For single women especially, it is not always a smooth transition. Because of work, one friend had to move away from home for two years. Initially, she found that family life had not prepared her for single life, and in many ways she was emotionally ill-equipped to live alone. It took her some time to see how the move was ‘transformative’ -- I have experienced this myself during the four and half years of my undergrad: the confidence that comes from independence, the sudden, reassuring prominence of friendships, the feeling that one’s body is breathing easier because it is in charge of its own space and time, the discovery that one can belong to oneself. One friend says she will never forget the five week long winter break she spent by herself while studying abroad, binging on Orange is the New Black, cooking and eating non-stop and listening to music.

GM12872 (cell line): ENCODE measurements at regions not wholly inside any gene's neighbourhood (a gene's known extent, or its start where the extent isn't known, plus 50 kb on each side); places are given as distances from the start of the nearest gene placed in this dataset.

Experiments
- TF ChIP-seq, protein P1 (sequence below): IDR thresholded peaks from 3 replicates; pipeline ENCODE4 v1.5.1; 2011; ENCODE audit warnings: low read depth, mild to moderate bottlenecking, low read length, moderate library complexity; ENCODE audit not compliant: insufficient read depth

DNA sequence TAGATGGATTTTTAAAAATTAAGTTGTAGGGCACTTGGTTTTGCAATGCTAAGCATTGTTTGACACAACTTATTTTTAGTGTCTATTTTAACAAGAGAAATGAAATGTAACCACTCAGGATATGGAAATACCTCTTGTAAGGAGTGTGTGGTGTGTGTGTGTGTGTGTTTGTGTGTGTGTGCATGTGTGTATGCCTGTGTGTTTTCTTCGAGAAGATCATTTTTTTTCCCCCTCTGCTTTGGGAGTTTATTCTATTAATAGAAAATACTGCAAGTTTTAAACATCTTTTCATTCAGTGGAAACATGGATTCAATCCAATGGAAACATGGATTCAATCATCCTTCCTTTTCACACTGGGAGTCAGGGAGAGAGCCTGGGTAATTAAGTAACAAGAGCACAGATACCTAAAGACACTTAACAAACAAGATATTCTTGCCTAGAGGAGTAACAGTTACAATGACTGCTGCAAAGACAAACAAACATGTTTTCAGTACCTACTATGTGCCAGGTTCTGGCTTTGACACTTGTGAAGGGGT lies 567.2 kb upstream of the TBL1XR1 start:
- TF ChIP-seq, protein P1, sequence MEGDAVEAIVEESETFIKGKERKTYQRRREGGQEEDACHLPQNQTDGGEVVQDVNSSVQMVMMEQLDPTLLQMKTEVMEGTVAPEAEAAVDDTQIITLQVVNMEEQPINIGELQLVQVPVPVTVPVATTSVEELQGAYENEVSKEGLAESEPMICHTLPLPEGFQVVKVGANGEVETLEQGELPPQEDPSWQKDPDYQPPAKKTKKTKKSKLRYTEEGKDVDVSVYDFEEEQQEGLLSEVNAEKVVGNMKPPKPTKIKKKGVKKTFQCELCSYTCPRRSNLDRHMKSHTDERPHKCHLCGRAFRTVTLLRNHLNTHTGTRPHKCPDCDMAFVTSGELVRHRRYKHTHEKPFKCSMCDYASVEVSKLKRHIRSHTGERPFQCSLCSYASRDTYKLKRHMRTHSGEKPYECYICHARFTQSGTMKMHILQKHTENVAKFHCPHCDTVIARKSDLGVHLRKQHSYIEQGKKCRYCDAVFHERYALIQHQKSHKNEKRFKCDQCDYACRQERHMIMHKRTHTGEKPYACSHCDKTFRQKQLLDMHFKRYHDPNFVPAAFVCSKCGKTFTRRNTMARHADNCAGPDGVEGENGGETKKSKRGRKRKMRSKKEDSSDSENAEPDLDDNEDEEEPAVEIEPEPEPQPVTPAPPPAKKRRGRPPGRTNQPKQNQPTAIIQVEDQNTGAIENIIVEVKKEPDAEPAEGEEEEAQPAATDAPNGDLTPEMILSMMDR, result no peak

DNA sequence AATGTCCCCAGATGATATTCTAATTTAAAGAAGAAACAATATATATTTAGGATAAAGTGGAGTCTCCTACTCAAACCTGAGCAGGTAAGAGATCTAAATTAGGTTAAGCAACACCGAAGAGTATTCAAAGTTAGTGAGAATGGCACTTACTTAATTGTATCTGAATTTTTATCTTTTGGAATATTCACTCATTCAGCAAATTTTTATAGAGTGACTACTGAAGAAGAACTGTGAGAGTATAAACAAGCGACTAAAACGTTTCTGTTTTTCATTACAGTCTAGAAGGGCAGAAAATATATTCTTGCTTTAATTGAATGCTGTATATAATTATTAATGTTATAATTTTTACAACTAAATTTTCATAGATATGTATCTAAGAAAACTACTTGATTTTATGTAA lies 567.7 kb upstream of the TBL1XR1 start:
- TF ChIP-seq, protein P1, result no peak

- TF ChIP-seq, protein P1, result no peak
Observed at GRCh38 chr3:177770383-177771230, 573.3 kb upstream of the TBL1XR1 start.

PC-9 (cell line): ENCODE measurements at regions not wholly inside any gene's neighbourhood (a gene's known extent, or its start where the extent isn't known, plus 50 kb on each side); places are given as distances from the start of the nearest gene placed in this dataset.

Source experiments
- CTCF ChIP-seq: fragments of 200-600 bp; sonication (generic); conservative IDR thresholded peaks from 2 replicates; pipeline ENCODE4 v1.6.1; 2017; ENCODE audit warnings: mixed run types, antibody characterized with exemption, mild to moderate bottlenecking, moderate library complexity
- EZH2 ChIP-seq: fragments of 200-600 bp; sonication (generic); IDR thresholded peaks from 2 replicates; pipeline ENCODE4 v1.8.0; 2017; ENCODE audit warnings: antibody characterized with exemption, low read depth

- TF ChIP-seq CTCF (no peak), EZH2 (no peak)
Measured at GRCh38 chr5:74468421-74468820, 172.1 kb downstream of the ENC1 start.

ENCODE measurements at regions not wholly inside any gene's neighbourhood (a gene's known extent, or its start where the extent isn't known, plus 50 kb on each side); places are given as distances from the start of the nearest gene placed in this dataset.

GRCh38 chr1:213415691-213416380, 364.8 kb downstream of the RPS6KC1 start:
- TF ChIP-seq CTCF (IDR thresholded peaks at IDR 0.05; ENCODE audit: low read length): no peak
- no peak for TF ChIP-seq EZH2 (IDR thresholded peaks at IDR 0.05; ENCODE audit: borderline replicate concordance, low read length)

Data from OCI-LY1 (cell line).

But I think living alone or with friends for an extended period of time, without the support of a partner, is also important to build some perspective. Being by herself allowed one friend to see her family from the outside, see how the traditional structure had failed her and her mother. She could decide which parts of it she wanted to preserve for herself, if any. Her decision to sever ties with several extended family members became easy, while for another friend, a similar case of reflection from a distance led her to the conclusion that family was a trap, and that there was no reason to get married.
But remaining single, or living alone in a society where respectability is governed by one’s family status, is not easy. On the one hand, one is free from the obligations and expectations of family life; there are no parents or in-laws to give orders in the name of protection, or raise concerns about one’s clothes or whereabouts. One is also free from the pressures of married life; having children, being the perfect daughter-in-law, carrying the burden of making the marriage work, because -- as girls are told when they enter marriageable age -- compromise is key.